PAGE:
Wolf,' particularly the part where Peter is eaten by the Wolf." [Edward
De Jong]

* "I remember always liking Bach and being fascinated by the
mathematical-ness of it. The first time I listened to his fugue, for
example, which starts out with a perfect fifth; then the second
instrument comes in and starts a few measures with a fourth, and from
playing the string bass and the violin, I knew that the two (i.e. the
fifth and the fourth) were inverses of each other. Not only were they
inverses, but the tempos are offset from each other, and this still all
sounds harmonious. Then the third instrument comes in on double time (I
believe), and the mass still sound cohesive. I was completely mystified
how Bach kept all of this straight in his head... [Kyoko Oishi]

* "The Sextet from 'Lucia di Lammermoor.' When I was 11, my father
brought home a 3-LP Caruso reissue album and put it on, I recognized it
immediately, exclaiming: 'Daddy, I've heard that before!' 'Yeah, you
broke it when you were 2,' he replied.  I started whistling to Caruso
recordings right after that... eventually leading to my whistling
career." [Jason Victor Serinus]

* "Janos Starker LPs on an Australian Supraphone of two of the Bach
cello suites: the first classical LP I owned. When I asked him to sign
it at Hertz Hall about three decades later, he was not impressed, but he
did sign it. Maybe I should have explained that I had purchased other
recordings of his since?" [Graeme Vanderstoel]

* "When I was 14 or 15, our school had an 'Opera Day' and we  were
allowed to 'dress up' instead of wearing uniforms. While we mostly
regarded the expedition all the way from Berkeley to San Francisco as an
opportunity to demonstrate our finery, most of us became painfully aware
of how difficult it was to perch on high heels a whole day. We saw 'La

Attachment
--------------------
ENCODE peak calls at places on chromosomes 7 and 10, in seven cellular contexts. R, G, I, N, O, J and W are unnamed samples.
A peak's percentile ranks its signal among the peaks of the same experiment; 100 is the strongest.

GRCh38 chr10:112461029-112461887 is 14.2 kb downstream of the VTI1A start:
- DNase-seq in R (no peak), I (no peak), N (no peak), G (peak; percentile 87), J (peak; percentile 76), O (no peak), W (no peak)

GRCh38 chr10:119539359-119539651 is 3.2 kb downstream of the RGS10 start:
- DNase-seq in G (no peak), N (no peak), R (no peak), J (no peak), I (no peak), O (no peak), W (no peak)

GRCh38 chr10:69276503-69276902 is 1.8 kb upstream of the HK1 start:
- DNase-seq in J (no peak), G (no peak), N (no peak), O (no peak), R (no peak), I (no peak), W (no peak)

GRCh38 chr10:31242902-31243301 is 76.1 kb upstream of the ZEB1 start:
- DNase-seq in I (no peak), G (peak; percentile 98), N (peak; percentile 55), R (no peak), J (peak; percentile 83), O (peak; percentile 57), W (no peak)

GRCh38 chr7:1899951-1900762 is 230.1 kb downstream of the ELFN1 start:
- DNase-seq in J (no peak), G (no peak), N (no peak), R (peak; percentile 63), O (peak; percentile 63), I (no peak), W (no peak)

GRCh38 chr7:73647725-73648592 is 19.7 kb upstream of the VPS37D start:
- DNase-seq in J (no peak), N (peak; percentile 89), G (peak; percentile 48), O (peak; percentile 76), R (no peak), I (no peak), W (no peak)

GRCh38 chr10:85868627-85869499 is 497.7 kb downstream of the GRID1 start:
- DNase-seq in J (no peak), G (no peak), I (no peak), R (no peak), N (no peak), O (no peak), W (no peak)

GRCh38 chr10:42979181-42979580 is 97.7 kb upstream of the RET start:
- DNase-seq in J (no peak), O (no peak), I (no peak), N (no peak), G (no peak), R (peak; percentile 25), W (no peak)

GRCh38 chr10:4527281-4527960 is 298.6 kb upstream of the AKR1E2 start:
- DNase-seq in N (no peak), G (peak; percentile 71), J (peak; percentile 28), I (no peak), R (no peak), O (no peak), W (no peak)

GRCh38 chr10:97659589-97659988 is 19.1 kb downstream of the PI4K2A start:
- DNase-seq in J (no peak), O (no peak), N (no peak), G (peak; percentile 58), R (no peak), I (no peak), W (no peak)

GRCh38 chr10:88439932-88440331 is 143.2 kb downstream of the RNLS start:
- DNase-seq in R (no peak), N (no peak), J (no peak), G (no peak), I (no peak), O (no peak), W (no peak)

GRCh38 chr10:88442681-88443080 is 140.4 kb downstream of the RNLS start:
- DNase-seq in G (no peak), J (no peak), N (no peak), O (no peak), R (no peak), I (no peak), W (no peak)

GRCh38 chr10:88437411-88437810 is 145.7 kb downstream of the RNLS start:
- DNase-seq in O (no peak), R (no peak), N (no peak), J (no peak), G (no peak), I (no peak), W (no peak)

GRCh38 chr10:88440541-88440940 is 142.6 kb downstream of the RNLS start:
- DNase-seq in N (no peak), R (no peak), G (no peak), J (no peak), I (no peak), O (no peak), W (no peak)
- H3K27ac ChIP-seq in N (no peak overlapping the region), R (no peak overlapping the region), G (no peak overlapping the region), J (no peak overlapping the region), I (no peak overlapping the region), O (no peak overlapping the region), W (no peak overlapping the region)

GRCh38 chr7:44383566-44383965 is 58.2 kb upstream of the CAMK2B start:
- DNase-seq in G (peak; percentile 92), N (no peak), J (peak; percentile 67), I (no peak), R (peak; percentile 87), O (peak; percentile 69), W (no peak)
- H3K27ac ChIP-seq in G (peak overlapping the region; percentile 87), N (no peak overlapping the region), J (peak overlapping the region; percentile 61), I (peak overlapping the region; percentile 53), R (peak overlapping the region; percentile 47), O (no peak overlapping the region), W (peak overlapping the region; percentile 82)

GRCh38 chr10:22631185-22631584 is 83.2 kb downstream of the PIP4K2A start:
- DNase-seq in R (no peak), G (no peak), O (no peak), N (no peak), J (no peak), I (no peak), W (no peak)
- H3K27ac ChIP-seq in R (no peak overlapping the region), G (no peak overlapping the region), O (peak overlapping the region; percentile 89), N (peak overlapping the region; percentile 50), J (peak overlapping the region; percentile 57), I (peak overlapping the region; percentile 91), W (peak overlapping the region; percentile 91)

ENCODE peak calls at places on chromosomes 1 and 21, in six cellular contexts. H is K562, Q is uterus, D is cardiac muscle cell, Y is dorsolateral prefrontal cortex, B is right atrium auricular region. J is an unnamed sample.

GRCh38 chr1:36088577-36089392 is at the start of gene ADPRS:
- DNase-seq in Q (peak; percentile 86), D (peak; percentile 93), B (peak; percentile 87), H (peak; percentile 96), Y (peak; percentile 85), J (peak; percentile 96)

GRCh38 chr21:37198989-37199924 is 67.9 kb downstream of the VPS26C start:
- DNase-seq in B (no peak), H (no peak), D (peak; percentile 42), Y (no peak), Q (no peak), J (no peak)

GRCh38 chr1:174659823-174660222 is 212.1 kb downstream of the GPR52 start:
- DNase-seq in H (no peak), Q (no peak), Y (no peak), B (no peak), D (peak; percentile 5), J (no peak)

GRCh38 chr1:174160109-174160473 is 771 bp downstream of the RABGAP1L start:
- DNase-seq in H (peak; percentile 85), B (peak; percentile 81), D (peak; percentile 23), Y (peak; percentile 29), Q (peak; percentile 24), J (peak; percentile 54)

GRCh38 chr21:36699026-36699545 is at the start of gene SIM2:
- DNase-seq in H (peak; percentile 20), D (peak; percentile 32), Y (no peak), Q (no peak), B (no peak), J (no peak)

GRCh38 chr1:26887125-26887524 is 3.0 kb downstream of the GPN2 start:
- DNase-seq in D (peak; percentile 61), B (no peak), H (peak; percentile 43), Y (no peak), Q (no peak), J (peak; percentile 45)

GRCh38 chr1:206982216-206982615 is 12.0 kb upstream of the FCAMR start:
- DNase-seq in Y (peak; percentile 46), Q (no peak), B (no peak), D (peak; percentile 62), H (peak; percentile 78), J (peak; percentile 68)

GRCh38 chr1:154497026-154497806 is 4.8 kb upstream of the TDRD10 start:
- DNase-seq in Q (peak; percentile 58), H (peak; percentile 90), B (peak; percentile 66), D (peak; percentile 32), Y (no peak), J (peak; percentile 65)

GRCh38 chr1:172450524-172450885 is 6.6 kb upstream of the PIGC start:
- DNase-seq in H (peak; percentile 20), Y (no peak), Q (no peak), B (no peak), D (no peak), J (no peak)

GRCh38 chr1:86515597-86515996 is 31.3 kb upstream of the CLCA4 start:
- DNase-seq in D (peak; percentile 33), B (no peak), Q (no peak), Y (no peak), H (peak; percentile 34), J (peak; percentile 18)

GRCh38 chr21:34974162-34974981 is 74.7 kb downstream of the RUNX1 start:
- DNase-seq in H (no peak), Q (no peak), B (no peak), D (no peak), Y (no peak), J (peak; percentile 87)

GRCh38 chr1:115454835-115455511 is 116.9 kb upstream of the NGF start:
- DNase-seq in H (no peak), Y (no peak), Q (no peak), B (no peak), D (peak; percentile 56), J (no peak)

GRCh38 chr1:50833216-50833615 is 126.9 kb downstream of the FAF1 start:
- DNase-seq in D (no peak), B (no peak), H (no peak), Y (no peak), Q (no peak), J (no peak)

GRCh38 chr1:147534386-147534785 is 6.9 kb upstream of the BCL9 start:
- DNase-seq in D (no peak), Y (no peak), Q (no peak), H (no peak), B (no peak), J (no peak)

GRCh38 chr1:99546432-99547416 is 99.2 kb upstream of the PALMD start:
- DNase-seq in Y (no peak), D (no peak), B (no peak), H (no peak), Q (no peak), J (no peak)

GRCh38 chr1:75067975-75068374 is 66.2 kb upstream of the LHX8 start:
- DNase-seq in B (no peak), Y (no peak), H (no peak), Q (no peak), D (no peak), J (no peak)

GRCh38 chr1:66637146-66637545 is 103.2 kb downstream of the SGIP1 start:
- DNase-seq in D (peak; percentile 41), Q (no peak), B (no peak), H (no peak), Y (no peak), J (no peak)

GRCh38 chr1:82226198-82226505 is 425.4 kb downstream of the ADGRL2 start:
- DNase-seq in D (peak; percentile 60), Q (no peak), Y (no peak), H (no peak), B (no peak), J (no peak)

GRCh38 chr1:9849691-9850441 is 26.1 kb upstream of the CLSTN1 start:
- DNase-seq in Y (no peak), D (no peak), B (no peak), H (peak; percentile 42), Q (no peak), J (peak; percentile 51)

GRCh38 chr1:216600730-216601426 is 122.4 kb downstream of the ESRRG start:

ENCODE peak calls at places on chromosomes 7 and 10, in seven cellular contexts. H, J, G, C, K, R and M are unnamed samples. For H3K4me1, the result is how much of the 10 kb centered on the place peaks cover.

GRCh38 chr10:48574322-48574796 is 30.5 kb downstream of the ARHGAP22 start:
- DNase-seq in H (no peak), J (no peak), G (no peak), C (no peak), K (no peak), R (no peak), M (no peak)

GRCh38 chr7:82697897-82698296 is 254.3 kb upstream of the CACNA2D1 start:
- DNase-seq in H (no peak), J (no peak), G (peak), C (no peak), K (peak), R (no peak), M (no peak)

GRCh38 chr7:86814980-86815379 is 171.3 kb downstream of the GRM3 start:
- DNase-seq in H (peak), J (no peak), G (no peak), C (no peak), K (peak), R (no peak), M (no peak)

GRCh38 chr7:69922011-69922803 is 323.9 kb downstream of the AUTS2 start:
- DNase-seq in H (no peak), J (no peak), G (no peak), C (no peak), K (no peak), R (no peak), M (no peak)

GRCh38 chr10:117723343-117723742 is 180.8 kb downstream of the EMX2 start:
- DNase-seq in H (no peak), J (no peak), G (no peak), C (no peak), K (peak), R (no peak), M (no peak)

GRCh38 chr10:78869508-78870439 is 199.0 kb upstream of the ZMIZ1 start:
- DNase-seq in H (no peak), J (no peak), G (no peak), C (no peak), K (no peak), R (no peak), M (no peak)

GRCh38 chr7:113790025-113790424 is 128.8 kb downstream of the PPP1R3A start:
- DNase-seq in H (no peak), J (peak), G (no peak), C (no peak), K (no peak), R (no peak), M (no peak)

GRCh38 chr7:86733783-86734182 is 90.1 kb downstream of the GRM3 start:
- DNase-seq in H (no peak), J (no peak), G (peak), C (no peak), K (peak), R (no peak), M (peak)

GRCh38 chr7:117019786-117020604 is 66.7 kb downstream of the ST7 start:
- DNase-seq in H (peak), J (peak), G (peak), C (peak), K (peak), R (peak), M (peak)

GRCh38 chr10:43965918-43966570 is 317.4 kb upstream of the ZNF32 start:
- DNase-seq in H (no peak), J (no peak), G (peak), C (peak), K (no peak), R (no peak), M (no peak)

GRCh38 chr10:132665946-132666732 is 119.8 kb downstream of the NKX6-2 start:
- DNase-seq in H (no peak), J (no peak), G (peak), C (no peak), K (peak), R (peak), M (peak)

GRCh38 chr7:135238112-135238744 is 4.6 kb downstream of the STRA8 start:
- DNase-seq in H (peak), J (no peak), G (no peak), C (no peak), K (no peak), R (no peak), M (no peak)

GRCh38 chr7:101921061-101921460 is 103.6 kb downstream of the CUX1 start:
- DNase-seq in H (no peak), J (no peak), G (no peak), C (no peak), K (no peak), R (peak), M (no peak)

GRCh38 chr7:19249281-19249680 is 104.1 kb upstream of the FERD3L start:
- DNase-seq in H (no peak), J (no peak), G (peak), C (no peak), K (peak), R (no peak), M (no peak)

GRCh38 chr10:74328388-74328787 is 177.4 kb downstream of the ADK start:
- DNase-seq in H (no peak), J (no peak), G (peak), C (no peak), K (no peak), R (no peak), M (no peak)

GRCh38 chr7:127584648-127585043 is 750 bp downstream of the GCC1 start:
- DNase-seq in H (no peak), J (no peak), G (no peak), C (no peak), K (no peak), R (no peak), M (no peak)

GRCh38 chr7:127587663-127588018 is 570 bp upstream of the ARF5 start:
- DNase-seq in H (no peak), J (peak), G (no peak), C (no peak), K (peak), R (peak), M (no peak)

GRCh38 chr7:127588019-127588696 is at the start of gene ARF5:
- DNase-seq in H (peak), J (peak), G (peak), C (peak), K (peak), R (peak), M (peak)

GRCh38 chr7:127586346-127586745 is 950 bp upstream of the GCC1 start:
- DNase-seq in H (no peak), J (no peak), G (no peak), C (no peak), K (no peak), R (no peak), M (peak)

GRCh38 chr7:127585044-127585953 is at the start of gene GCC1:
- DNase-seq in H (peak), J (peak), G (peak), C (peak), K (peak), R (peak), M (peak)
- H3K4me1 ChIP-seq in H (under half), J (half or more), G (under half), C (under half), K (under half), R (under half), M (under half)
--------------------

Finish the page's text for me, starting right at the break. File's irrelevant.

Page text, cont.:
Boheme' one year, 'Madama Butterfly' another, and as soon as the music
began, I forgot about the clothes and the pinching shoes, and flew away
to another kingdom."  [Nan Warren]

* "It was definitely Beethoven's First Symphony. It's so Mozart-like, it
was easier for a child to digest it. I still love it and the second
movement still does something to me. Maybe a case of arrested child
development. [Marika Somogyi]

* "I remember while being young, sitting on my bed and listening to the
`March Slave' over the radio and being excited and carried along by it.
I also remember sitting on that bed in 1930 or '31 at age 8 or 9, and
reading in `Popular Mechanics' (I devoured it) about the German army
using trucks with wooden covers disguised as tanks in manoeuvres (the
Versailles Treaty forbade use of real tanks) and shivering with fear,
alarmed at the notion." [Robert Commanday]

* "We had a tradition in our family in Baku, having a music evening on
every weekend, we'd play instruments, sing, read music. Then my father
introduced me to opera, I was 8 or 9 years old, and that was 'Eugene
Onegin.' It's been my favorite opera ever since." [Sofia Biktimir]

* "Tchaikovsky: `1812,' `Romeo & Juliet,' Fifth Symphony - in that
order, when between 11 and 12. Despite years of young people's concerts
and the New York Philharmonic previously. I think the the concreteness
of references in the `1812,' familiar tunes, brilliant orchestration,
and intuitively building excitement all contributed; `R&J' was on the
flip side and eventually became familiar enough to enchant." [F.L.]

Janos Gereben
www.sfcv.org
[log in to unmask]